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The Candidates' Hired Gun

November 06, 1994

As though we needed another reason to wash our individual and collective hands of politics, now there's Clinton Reilly ("The Tortured Soul of a Hired Gun," by Amy Wallace, Oct. 2). That someone of his clearly psychopathic character should be the state's most notorious and sought-after "high-priced call girl" is the final straw.

Like the countless people who walked out of the Kathleen Brown gubernatorial campaign when Reilly walked in, I have no interest in participating in any process in which millions of dollars go to keeping him in expensive suits, designer neckties and freshly cut roses.

The final crushing irony is that he gets paid to help his candidates "energize the electorate--'to turn it on,' says Reilly, 'so it votes.' " Well, we, the electorate, don't vote because politics is dominated by killer whores like him and his clients. Now that I've expressed my opinion, I sure hope he won't "punch a wall repeatedly next to my head."

Marc Strassman

Sherman Oaks


I had trouble believing what I was reading. Who would believe that there really is a creature such as Clinton Reilly? Who would believe that he can be so powerful and successful in getting a candidate elected? And who would think that candidates are so power-crazed that they would consort with and pay astronomical sums to his ilk in order to win?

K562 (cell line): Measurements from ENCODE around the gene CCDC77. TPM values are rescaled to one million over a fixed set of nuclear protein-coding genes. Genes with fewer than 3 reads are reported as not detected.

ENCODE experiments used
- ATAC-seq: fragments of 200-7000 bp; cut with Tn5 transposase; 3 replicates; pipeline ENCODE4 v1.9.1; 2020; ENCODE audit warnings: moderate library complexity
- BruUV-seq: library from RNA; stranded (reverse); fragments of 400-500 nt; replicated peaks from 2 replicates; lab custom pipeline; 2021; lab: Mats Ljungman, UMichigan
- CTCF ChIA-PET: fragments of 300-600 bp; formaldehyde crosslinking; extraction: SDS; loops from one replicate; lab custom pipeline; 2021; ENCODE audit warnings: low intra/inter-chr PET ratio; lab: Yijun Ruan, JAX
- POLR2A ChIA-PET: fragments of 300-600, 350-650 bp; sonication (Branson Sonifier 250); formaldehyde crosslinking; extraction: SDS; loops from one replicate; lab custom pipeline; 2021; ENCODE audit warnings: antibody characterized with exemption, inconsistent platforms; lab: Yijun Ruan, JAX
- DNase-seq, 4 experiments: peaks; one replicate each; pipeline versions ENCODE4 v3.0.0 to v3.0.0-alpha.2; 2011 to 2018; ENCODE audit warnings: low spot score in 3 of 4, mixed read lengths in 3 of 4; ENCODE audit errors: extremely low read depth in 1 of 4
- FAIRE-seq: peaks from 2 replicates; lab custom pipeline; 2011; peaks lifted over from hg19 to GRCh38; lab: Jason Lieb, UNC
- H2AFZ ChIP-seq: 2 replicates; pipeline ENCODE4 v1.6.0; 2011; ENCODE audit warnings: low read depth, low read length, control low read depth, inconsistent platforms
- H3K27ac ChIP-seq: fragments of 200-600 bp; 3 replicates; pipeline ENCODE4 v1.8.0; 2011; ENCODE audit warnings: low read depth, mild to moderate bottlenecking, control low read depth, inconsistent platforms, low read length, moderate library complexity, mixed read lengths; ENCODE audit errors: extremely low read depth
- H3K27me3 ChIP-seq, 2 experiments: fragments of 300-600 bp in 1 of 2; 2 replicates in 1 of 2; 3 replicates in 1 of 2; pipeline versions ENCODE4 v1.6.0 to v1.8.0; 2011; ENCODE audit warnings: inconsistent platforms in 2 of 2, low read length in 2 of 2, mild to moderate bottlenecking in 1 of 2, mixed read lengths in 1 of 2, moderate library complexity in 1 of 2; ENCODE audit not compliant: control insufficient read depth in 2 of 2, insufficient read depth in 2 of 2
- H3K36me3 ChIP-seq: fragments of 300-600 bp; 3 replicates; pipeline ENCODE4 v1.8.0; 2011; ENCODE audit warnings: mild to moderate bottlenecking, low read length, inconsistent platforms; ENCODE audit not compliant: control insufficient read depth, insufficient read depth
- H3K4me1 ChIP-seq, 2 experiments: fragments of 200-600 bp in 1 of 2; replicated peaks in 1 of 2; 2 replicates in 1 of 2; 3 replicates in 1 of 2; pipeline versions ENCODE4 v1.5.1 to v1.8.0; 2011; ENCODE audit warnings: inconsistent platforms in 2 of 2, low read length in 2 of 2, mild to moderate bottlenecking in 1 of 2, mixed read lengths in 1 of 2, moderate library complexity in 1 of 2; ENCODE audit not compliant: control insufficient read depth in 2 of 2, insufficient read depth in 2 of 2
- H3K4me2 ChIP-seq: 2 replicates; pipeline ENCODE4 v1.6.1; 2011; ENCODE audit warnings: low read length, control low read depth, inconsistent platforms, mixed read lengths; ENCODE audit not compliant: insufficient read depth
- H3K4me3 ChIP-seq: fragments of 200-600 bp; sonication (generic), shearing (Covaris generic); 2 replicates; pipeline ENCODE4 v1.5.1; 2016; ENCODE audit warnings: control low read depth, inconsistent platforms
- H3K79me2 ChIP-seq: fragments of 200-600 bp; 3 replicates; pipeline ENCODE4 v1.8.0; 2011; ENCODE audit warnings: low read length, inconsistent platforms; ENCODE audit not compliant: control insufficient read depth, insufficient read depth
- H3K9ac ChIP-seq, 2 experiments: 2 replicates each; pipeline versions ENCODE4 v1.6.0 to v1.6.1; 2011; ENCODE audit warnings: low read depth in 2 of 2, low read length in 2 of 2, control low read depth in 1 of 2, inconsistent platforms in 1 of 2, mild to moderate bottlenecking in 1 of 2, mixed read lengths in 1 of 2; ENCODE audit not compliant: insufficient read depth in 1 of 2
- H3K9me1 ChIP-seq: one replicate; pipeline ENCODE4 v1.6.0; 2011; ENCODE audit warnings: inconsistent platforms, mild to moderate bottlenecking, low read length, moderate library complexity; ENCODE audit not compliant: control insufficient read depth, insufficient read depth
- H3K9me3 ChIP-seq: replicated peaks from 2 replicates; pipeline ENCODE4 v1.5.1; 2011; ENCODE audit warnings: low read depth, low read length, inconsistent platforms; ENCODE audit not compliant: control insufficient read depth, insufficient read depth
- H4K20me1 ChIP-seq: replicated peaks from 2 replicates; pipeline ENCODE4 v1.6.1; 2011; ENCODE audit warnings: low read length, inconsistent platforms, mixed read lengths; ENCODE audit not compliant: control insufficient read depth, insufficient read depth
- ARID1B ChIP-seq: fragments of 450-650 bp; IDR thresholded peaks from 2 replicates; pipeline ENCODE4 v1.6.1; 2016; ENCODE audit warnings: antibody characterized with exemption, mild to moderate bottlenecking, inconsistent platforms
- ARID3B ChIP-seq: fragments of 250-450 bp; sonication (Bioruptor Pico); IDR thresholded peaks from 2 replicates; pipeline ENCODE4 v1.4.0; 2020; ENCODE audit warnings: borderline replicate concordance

Never again will I believe anything I hear from the mouth of a political candidate, because Clinton Reilly may have put it there.

Lois Woodbridge



As an idealistic youth fresh out of college, I served as a district coordinator on Reilly's ill-fated no-fault insurance campaign.

Coffee talk between Reilly and anyone on the staff would typically be typed and sent by messenger to any staff members who might have missed the idle banter (I've saved mine--very witty).

Visits to his office were always festive occasions. The staff would muse joyfully about the large budget of $63.8 million. Even Reilly had trouble containing himself, often announcing to us that he had as much or more money at his disposal than the guy running for President, Democrat Michael S. Dukakis. Indeed, Reilly himself was at odds as to how to spend all that cash

So let rivals and journalists say what they will. They haven't experienced firsthand the pleasures of Reilly's own little Gomorrah: lunchtime meetings at the Marriott while sipping martinis and hearing Reilly extol his own talents as a political consultant, all at the insurance industry's expense. Martinis have never again tasted that good.

We may have lost that campaign, but we learned much about politics and its players. And I, for one, haven't been able to bring myself to vote since.

Paul E. Strange

Santa Barbara


Brown hired Reilly not because she has money to burn but because she wants to win. Please don't paint Brown with the same brush you used on her campaign manager. Her character is not at all "ill-defined," and this Republican believes it to be superior.

Sarah T. McNabb


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